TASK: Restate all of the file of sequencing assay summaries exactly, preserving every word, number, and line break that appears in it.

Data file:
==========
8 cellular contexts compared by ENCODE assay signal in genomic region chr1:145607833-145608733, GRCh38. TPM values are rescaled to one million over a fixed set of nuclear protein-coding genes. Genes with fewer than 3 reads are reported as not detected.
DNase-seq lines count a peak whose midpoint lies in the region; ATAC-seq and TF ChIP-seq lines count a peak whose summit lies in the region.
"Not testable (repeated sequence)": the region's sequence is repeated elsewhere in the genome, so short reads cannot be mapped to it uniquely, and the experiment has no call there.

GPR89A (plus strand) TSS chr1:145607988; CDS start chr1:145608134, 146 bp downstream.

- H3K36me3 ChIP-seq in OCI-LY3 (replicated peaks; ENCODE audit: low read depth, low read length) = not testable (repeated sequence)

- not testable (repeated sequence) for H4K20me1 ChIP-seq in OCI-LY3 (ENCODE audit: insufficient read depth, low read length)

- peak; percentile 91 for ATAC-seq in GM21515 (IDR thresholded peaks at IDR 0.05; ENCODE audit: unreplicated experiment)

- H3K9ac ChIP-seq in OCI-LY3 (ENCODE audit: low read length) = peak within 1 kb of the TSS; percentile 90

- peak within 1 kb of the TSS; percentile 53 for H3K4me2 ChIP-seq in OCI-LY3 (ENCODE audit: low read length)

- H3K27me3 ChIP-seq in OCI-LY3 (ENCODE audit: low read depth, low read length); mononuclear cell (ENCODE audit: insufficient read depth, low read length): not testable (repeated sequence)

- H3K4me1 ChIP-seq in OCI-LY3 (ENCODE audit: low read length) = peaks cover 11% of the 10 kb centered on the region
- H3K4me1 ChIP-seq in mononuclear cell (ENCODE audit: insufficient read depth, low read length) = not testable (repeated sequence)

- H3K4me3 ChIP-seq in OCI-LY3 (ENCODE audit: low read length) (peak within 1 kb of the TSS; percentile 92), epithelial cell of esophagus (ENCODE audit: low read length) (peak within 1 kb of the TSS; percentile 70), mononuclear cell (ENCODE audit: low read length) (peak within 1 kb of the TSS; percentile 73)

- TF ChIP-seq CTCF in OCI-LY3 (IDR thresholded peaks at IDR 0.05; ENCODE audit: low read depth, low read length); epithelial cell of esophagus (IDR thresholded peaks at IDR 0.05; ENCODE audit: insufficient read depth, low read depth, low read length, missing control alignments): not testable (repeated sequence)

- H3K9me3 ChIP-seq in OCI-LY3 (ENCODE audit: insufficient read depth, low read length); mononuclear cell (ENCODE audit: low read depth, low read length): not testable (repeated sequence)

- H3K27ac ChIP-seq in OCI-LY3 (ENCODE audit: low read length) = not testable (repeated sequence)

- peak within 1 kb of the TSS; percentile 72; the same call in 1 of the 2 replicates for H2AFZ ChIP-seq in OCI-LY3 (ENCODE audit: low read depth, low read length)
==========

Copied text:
8 cellular contexts compared by ENCODE assay signal in genomic region chr1:145607833-145608733, GRCh38. TPM values are rescaled to one million over a fixed set of nuclear protein-coding genes. Genes with fewer than 3 reads are reported as not detected.
DNase-seq lines count a peak whose midpoint lies in the region; ATAC-seq and TF ChIP-seq lines count a peak whose summit lies in the region.
"Not testable (repeated sequence)": the region's sequence is repeated elsewhere in the genome, so short reads cannot be mapped to it uniquely, and the experiment has no call there.

GPR89A (plus strand) TSS chr1:145607988; CDS start chr1:145608134, 146 bp downstream.

- H3K36me3 ChIP-seq in OCI-LY3 (replicated peaks; ENCODE audit: low read depth, low read length) = not testable (repeated sequence)

- not testable (repeated sequence) for H4K20me1 ChIP-seq in OCI-LY3 (ENCODE audit: insufficient read depth, low read length)

- peak; percentile 91 for ATAC-seq in GM21515 (IDR thresholded peaks at IDR 0.05; ENCODE audit: unreplicated experiment)

- H3K9ac ChIP-seq in OCI-LY3 (ENCODE audit: low read length) = peak within 1 kb of the TSS; percentile 90

- peak within 1 kb of the TSS; percentile 53 for H3K4me2 ChIP-seq in OCI-LY3 (ENCODE audit: low read length)

- H3K27me3 ChIP-seq in OCI-LY3 (ENCODE audit: low read depth, low read length); mononuclear cell (ENCODE audit: insufficient read depth, low read length): not testable (repeated sequence)

- H3K4me1 ChIP-seq in OCI-LY3 (ENCODE audit: low read length) = peaks cover 11% of the 10 kb centered on the region
- H3K4me1 ChIP-seq in mononuclear cell (ENCODE audit: insufficient read depth, low read length) = not testable (repeated sequence)

- H3K4me3 ChIP-seq in OCI-LY3 (ENCODE audit: low read length) (peak within 1 kb of the TSS; percentile 92), epithelial cell of esophagus (ENCODE audit: low read length) (peak within 1 kb of the TSS; percentile 70), mononuclear cell (ENCODE audit: low read length) (peak within 1 kb of the TSS; percentile 73)

- TF ChIP-seq CTCF in OCI-LY3 (IDR thresholded peaks at IDR 0.05; ENCODE audit: low read depth, low read length); epithelial cell of esophagus (IDR thresholded peaks at IDR 0.05; ENCODE audit: insufficient read depth, low read depth, low read length, missing control alignments): not testable (repeated sequence)

- H3K9me3 ChIP-seq in OCI-LY3 (ENCODE audit: insufficient read depth, low read length); mononuclear cell (ENCODE audit: low read depth, low read length): not testable (repeated sequence)

- H3K27ac ChIP-seq in OCI-LY3 (ENCODE audit: low read length) = not testable (repeated sequence)

- peak within 1 kb of the TSS; percentile 72; the same call in 1 of the 2 replicates for H2AFZ ChIP-seq in OCI-LY3 (ENCODE audit: low read depth, low read length)